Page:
Graham Kilmer

MCTS Will Change 9 Bus Routes

Changes based on rider feedback to 2021 system redesign, to achieve still more frequency, and trim less-used routes.

By - Jun 8th, 2022 11:24 am
MCTS bus on E. Brady St. Photo by Dave Reid.

MCTS bus on E. Brady St. File photo by Dave Reid.

Throughout 2021, the Milwaukee County Transit System (MCTS) was engaged in a system-wide redesign of bus service called MCTS NEXT, rebalancing bus routes so a majority were providing high-frequency service.

The transit system, which has struggled with inadequate revenue and service cuts for years, developed the overhaul to be cost neutral. This meant that some low-traffic bus service was cut to move resources to new high-frequency routes where riders have shorter waiting times at bus stops, quicker travel times, more reliable service and faster transfers to other routes.

Once it was completed, the system was rebalanced from 40% high-frequency service to 60% high-frequency service.

Now, after implementing the new system in three phases last year, the transit system is planning to make some tweaks to the system beginning this fall. A report from MCTS stated the “marginal changes” are being made as part of “our ongoing desire to be responsive to rider’s specific comments after NEXT was implemented.”

Like the redesign itself, these modifications are planned to be cost neutral, and require repositioning some service and cutting others. They were presented to the county board’s Transportation, Public Works and Transit Committee Tuesday.

Jeff Sponcia, transportation program planning manager for the Milwaukee County Department of Transportation (MCDOT), which oversees the quasi-governmental MCTS, told the committee that the department endorses the changes, and said, “These changes now that are before you will bring more high frequency service.” He noted that increasing the frequency of bus service along a route can greatly decrease travel times for riders who have to make one or more transfers.

MAP 1 - Routes 18, 54 & 60

MAP 1 – Routes 18, 54 & 60

One of the major changes shown in this first map is high frequency service along Route 18, which largely runs along W. National Ave. and W. Greenfield Ave. between S. 1st St. and S. 124th St., will be extended to its western terminus at 124th St. Route 54 will be extended along W. National Avenue between S. 70th St. and S. 111th St., which is a change that was requested by a lot of West Allis riders on route 54, said Jesus Ochoa, planning manager MCTS, presenting the proposed changes to the committee.

Also, the one-way loop to Southridge Mall at the southern end of Route 60 will be eliminated due to low ridership, increasing frequency along the route.

MAP 2 - Routes 19, 35 & 80

MAP 2 – Routes 19, 35 & 80

The changes in this map will both improve frequency and extend high-frequency service along existing routes.

First, the high frequency service on Route 80 will be extended further north to W. Good Hope Rd. and N. Teutonia Ave. This will connect with Route 35 and replace service that route was providing along W. Good Hope Rd., and should in turn improve frequency along that route. It also creates a new connection to N. Green Bay Ave., Ochoa said.

On the southern end of the county, Route 19 is extended south connecting with Drexel Town Square in Oak Creek. “This change would be more frequent to Drexel Town Square,” Ochoa said. “It would be simpler and more direct.”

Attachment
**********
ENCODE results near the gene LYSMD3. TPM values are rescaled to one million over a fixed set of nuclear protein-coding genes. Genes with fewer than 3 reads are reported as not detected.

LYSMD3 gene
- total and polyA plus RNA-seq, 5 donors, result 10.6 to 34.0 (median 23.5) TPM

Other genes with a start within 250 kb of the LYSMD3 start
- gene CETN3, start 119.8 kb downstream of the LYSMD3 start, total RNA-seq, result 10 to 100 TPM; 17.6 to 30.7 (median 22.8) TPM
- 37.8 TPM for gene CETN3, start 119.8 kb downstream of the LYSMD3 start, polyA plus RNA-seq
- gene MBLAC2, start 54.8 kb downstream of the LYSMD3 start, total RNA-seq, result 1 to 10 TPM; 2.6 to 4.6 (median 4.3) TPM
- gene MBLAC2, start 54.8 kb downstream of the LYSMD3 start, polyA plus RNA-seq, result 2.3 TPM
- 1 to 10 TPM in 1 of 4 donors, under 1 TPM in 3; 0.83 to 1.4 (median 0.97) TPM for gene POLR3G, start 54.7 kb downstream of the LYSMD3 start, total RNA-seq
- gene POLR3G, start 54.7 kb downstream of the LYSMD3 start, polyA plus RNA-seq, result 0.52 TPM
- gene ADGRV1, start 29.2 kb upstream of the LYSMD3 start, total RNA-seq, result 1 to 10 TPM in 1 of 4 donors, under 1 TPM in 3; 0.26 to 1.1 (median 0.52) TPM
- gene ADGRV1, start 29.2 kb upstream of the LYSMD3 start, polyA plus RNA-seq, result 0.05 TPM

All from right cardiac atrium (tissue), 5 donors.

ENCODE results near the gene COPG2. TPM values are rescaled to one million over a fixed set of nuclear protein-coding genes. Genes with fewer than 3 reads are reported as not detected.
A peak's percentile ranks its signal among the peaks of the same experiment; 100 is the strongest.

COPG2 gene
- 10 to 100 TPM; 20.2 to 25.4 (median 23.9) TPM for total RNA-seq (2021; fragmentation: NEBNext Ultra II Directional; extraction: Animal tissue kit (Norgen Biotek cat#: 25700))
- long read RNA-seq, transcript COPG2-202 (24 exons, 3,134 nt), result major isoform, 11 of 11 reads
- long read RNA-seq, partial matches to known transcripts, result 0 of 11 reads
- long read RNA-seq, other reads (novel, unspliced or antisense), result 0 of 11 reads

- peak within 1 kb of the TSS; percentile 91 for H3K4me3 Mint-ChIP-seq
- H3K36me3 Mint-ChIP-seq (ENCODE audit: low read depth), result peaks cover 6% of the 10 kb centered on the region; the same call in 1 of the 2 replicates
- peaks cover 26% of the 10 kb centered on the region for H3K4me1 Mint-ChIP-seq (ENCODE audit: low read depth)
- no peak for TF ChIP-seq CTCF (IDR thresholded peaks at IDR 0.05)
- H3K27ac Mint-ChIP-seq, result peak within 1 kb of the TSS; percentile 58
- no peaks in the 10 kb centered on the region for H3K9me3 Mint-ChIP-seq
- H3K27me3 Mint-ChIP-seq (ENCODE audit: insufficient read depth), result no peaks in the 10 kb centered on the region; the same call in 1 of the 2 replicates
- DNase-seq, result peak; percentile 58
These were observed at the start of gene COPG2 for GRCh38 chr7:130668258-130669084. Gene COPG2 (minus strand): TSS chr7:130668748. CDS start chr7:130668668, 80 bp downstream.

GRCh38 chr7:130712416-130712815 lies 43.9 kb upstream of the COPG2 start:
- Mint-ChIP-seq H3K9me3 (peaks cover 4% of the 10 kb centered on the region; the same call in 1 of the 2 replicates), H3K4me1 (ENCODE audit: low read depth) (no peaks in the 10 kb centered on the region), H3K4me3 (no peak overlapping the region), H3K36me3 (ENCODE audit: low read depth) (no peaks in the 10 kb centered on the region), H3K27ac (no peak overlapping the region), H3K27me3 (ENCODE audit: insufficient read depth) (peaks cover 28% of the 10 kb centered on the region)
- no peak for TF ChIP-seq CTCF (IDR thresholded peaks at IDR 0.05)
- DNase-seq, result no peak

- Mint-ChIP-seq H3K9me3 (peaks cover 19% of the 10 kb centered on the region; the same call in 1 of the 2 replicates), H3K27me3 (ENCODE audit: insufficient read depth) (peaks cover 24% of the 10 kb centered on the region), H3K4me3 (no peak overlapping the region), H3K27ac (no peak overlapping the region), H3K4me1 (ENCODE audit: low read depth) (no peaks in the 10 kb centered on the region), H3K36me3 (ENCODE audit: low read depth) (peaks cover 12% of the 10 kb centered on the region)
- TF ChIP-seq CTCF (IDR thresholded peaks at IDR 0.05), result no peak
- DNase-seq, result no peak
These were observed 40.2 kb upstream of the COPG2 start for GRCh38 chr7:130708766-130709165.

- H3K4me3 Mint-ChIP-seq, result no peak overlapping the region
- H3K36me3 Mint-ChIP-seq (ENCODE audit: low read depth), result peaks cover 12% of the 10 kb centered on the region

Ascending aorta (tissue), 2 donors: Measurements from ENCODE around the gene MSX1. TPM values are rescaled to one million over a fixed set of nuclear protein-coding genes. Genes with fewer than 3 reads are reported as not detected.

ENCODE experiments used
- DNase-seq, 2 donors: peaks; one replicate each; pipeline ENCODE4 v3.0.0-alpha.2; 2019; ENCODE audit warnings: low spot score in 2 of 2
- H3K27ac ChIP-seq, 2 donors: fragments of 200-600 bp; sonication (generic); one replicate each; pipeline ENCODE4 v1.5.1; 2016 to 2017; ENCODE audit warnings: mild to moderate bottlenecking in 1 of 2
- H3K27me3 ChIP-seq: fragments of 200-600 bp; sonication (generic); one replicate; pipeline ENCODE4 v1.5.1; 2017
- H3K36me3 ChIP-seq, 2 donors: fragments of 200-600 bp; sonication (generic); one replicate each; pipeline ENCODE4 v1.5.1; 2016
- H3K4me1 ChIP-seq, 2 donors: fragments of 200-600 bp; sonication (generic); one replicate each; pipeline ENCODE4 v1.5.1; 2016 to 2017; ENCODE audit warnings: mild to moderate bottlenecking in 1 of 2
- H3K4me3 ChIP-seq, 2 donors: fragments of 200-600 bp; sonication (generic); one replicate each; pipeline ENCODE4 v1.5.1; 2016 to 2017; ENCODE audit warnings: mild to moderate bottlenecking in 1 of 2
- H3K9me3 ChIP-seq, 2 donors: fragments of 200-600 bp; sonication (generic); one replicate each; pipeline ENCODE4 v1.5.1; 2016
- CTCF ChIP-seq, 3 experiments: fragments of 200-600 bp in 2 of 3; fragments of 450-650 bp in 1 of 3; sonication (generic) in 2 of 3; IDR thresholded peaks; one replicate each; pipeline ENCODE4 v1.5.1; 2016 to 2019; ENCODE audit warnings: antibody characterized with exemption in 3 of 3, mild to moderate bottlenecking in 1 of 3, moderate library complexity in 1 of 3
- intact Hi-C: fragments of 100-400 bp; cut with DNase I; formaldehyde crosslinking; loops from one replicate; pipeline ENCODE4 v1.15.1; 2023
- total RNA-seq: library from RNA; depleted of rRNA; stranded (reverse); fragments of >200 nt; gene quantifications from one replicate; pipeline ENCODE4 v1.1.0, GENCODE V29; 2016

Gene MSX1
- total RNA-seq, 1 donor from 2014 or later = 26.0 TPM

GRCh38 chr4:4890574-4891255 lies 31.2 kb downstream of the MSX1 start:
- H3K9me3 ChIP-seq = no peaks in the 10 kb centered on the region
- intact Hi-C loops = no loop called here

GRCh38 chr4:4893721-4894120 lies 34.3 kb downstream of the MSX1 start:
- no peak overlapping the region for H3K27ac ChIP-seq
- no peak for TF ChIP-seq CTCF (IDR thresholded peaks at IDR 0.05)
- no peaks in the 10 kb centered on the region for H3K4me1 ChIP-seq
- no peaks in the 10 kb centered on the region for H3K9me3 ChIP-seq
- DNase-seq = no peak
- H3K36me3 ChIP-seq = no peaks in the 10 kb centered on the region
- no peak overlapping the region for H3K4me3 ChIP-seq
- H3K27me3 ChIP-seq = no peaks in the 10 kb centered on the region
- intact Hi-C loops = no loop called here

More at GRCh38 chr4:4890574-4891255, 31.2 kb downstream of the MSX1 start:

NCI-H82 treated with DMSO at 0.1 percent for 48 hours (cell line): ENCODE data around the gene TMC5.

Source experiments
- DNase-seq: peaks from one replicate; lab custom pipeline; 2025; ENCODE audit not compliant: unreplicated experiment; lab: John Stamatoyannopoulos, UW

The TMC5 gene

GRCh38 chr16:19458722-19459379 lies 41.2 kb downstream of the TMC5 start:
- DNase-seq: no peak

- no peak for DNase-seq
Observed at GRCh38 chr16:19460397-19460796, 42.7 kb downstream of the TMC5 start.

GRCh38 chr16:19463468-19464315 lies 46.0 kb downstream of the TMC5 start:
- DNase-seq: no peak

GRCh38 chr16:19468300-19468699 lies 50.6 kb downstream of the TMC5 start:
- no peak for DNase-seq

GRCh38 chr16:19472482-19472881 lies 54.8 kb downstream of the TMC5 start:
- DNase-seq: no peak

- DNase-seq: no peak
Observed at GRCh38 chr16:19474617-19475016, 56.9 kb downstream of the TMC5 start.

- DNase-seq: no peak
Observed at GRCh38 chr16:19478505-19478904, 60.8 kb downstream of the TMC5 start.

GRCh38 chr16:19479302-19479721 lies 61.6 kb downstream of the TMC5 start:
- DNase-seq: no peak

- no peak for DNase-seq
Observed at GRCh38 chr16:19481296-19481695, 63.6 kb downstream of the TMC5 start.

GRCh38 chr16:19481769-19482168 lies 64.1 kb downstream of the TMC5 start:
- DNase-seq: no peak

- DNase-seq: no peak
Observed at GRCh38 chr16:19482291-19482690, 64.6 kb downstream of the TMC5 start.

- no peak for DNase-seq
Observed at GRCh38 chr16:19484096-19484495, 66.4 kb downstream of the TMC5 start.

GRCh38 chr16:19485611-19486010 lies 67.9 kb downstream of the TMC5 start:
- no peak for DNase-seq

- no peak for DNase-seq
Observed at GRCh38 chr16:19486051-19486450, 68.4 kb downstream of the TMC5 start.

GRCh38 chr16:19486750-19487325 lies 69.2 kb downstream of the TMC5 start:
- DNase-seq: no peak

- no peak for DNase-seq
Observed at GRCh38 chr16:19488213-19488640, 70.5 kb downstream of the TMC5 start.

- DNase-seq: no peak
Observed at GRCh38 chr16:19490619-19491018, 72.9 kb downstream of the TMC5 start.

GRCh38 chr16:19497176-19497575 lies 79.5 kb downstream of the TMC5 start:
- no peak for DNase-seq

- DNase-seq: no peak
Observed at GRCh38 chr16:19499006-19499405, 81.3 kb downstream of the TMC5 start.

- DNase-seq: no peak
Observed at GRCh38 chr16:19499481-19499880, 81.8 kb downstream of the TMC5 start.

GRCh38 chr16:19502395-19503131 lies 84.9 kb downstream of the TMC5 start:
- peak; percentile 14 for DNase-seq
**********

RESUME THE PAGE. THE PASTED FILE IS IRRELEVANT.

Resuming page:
The southern end of Route 80 is being shortened, cutting service south of the MATC South campus.

MAP 3 - Routes 28, 66 & PurpleLine

MAP 3 – Routes 28, 66 & PurpleLine

The changes in this map are primarily about two things: increasing high frequency service and increasing restroom access for bus operators, Ochoa said.

High frequency service on Route 66, which primarily runs along W. Burleigh St. will become even more frequent due to a high demand along that corridor. The southern end of Route 28 is slightly modified to increase bathroom access for operators at turnarounds.

Also, a short segment of one-way service along S. 35th St. that branches off from the Purple Line will be eliminated. This will both shorten travel times along the route and adds more layover times for operators at the end of the route.

The committee unanimously approved the changes. They will next go before the full board for final approval.

MCTS NEXT Feedback

MCTS is holding three virtual community listening sessions over the next week on June 8, 9 and 13, to gather feedback on changes to the bus system implemented in 2021. This webpage includes links to register to participate in these meetings.

The transit system has already received some positive initial feedback on the changes. An annual rider survey distributed in December 2021, more than three months after the system finished implementing the redesign, showed that 75% of all riders reported MCTS met or exceeded their needs, and 70% felt the frequency met or exceeded their needs, according to a report by MCTS.

Donnell Shorter, president of the Amalgamated Transit Union Local 998, told the committee that there has been at least one “hiccup” in the rollout of MCTS NEXT. “I think the biggest issue we have is just the short run times,” he said. “What I mean by that, from Point A to Point B and picking up passengers and sometimes not having enough time to do that.”

Michael Brown, ATU vice president, agreed, saying that drivers are not providing the safest possible service when they are racing to make their route on time.

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